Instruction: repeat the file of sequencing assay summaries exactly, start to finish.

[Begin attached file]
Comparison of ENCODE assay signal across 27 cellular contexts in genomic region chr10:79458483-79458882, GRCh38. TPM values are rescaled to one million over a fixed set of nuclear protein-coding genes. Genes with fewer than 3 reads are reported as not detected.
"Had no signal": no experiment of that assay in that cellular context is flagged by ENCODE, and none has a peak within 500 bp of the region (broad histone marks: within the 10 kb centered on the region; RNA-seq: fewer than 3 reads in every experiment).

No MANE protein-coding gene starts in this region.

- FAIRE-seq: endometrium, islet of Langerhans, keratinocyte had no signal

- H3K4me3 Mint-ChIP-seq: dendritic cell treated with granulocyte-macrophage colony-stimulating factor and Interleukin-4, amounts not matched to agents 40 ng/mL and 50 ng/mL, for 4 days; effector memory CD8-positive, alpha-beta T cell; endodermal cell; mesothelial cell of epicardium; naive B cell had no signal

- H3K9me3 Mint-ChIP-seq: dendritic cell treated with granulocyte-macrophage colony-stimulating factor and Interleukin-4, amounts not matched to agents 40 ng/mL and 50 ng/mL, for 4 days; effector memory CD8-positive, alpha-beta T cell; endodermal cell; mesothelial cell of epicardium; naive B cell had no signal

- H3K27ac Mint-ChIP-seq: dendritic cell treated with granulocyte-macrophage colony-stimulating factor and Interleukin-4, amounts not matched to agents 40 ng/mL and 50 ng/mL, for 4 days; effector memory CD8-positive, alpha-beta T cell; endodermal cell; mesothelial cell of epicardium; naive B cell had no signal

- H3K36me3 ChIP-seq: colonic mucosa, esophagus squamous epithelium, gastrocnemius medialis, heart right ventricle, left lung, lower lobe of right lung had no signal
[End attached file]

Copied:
Comparison of ENCODE assay signal across 27 cellular contexts in genomic region chr10:79458483-79458882, GRCh38. TPM values are rescaled to one million over a fixed set of nuclear protein-coding genes. Genes with fewer than 3 reads are reported as not detected.
"Had no signal": no experiment of that assay in that cellular context is flagged by ENCODE, and none has a peak within 500 bp of the region (broad histone marks: within the 10 kb centered on the region; RNA-seq: fewer than 3 reads in every experiment).

No MANE protein-coding gene starts in this region.

- FAIRE-seq: endometrium, islet of Langerhans, keratinocyte had no signal

- H3K4me3 Mint-ChIP-seq: dendritic cell treated with granulocyte-macrophage colony-stimulating factor and Interleukin-4, amounts not matched to agents 40 ng/mL and 50 ng/mL, for 4 days; effector memory CD8-positive, alpha-beta T cell; endodermal cell; mesothelial cell of epicardium; naive B cell had no signal

- H3K9me3 Mint-ChIP-seq: dendritic cell treated with granulocyte-macrophage colony-stimulating factor and Interleukin-4, amounts not matched to agents 40 ng/mL and 50 ng/mL, for 4 days; effector memory CD8-positive, alpha-beta T cell; endodermal cell; mesothelial cell of epicardium; naive B cell had no signal

- H3K27ac Mint-ChIP-seq: dendritic cell treated with granulocyte-macrophage colony-stimulating factor and Interleukin-4, amounts not matched to agents 40 ng/mL and 50 ng/mL, for 4 days; effector memory CD8-positive, alpha-beta T cell; endodermal cell; mesothelial cell of epicardium; naive B cell had no signal

- H3K36me3 ChIP-seq: colonic mucosa, esophagus squamous epithelium, gastrocnemius medialis, heart right ventricle, left lung, lower lobe of right lung had no signal